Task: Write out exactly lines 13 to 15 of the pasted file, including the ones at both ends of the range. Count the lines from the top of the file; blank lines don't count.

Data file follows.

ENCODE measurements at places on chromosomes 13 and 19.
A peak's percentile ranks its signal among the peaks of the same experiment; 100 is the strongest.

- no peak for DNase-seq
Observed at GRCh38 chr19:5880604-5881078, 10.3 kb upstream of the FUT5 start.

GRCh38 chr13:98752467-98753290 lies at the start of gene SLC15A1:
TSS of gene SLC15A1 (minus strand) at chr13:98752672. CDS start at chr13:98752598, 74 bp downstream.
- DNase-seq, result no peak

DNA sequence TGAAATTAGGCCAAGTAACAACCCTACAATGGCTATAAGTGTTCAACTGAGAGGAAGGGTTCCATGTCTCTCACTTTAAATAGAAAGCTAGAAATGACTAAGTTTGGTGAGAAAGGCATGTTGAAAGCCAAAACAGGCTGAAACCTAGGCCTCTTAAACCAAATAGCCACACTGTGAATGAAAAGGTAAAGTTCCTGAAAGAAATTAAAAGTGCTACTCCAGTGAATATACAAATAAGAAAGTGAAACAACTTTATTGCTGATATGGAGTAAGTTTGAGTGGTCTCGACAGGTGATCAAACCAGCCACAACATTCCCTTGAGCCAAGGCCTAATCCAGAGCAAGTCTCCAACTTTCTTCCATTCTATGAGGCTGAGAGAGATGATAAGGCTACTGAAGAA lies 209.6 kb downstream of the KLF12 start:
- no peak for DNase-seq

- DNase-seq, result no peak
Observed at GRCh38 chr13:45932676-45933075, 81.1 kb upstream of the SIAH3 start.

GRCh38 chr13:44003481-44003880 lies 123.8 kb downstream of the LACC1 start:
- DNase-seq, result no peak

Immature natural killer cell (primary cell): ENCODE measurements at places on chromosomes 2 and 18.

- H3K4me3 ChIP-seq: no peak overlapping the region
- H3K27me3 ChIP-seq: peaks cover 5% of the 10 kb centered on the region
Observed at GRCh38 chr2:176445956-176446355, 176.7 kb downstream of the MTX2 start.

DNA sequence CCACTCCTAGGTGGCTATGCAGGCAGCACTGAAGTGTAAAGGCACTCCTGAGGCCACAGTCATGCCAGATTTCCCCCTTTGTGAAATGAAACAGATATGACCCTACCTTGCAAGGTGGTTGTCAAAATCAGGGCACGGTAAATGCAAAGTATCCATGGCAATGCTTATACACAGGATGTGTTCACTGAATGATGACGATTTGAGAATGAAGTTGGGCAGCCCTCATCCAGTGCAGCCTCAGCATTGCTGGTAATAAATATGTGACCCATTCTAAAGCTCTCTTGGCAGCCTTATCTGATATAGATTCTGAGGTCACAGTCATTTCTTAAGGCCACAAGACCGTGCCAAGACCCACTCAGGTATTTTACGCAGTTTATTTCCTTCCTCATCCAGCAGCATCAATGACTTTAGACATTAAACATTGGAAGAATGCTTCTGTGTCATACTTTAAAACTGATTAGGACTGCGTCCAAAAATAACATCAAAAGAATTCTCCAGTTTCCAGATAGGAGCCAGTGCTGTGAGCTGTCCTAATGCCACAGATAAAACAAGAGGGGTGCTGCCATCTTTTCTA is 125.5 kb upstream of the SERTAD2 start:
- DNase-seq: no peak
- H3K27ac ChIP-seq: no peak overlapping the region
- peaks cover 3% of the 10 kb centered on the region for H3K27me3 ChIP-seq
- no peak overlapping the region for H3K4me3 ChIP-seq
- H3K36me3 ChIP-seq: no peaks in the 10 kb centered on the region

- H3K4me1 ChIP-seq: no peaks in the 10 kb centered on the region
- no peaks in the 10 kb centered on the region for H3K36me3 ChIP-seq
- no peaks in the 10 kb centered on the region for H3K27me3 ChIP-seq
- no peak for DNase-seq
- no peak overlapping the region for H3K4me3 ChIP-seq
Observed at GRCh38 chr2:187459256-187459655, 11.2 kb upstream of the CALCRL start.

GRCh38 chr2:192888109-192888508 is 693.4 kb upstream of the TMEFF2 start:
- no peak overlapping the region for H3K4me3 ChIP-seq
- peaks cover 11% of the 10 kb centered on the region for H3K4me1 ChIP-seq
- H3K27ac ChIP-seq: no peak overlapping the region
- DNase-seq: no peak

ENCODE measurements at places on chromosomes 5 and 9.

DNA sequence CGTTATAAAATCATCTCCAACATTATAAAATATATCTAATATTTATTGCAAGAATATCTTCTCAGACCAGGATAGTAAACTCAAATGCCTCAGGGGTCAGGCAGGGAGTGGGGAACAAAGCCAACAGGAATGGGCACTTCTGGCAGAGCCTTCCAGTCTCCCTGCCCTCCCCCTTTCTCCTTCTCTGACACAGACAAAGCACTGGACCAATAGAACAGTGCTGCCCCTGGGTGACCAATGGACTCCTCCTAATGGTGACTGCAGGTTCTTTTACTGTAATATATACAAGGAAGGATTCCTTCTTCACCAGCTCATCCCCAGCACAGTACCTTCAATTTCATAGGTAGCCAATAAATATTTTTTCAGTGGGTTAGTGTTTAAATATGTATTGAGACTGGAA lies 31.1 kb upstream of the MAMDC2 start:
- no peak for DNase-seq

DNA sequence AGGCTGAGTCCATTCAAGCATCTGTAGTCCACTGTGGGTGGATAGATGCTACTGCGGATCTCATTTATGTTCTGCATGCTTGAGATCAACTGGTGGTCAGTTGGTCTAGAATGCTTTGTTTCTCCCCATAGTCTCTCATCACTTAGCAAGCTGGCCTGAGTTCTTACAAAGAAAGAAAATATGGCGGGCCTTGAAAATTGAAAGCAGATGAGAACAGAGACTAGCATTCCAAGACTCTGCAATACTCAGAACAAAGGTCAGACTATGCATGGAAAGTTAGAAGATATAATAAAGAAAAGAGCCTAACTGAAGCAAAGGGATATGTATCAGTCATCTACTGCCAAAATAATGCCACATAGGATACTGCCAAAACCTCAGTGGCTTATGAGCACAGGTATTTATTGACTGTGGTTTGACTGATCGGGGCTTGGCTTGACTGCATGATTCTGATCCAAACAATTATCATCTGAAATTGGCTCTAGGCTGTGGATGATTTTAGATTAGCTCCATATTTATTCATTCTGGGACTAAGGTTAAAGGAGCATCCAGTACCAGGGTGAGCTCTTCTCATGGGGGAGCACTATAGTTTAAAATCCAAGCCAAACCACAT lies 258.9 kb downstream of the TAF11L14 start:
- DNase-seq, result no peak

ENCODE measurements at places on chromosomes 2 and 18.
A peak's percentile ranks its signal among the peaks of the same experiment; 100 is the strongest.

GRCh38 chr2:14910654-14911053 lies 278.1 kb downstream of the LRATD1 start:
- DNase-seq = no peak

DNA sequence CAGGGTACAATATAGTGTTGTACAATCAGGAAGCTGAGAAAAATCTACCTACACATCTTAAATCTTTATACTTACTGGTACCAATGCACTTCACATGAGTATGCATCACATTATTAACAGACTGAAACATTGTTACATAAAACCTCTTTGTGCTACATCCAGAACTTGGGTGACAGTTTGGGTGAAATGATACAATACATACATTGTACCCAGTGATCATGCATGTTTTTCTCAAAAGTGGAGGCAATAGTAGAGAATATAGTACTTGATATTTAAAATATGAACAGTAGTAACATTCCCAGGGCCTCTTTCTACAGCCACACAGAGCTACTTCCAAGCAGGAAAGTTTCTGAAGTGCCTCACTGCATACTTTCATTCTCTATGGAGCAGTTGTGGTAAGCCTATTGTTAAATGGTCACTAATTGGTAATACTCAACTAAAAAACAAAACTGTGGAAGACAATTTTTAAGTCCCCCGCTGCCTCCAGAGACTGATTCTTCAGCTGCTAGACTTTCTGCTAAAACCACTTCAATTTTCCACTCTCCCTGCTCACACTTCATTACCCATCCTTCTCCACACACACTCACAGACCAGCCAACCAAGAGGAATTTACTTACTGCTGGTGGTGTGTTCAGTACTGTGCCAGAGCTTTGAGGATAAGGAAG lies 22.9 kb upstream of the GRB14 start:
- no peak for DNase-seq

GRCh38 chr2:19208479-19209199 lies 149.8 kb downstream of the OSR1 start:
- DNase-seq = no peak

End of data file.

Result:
- DNase-seq, result no peak

Immature natural killer cell (primary cell): ENCODE measurements at places on chromosomes 2 and 18.

- H3K4me3 ChIP-seq: no peak overlapping the region